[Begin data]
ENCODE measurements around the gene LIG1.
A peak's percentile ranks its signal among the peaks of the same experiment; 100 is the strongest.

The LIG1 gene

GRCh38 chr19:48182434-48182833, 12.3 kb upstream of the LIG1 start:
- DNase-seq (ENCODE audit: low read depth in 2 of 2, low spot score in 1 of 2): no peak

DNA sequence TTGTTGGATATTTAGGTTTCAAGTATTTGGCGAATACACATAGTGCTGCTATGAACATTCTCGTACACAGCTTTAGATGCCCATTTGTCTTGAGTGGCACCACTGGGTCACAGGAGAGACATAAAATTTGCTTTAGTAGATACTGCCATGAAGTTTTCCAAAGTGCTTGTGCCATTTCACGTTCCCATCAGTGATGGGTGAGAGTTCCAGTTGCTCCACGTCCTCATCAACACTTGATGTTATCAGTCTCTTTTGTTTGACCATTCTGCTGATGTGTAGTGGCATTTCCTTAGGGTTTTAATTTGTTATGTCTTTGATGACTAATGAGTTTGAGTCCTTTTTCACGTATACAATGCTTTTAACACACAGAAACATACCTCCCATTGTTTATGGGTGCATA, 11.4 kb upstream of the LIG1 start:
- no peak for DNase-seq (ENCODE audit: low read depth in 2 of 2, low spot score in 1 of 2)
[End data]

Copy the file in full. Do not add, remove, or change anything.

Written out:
ENCODE measurements around the gene LIG1.
A peak's percentile ranks its signal among the peaks of the same experiment; 100 is the strongest.

The LIG1 gene

GRCh38 chr19:48182434-48182833, 12.3 kb upstream of the LIG1 start:
- DNase-seq (ENCODE audit: low read depth in 2 of 2, low spot score in 1 of 2): no peak

DNA sequence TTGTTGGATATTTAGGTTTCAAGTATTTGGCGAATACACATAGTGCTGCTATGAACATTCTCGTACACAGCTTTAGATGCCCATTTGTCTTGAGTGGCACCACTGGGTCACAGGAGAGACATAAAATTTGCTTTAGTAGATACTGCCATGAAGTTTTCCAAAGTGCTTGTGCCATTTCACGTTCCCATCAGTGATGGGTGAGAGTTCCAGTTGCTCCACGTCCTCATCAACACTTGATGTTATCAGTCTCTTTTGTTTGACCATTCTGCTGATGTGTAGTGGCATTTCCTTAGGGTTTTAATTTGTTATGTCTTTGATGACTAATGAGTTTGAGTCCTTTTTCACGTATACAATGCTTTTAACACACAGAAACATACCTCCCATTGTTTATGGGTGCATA, 11.4 kb upstream of the LIG1 start:
- no peak for DNase-seq (ENCODE audit: low read depth in 2 of 2, low spot score in 1 of 2)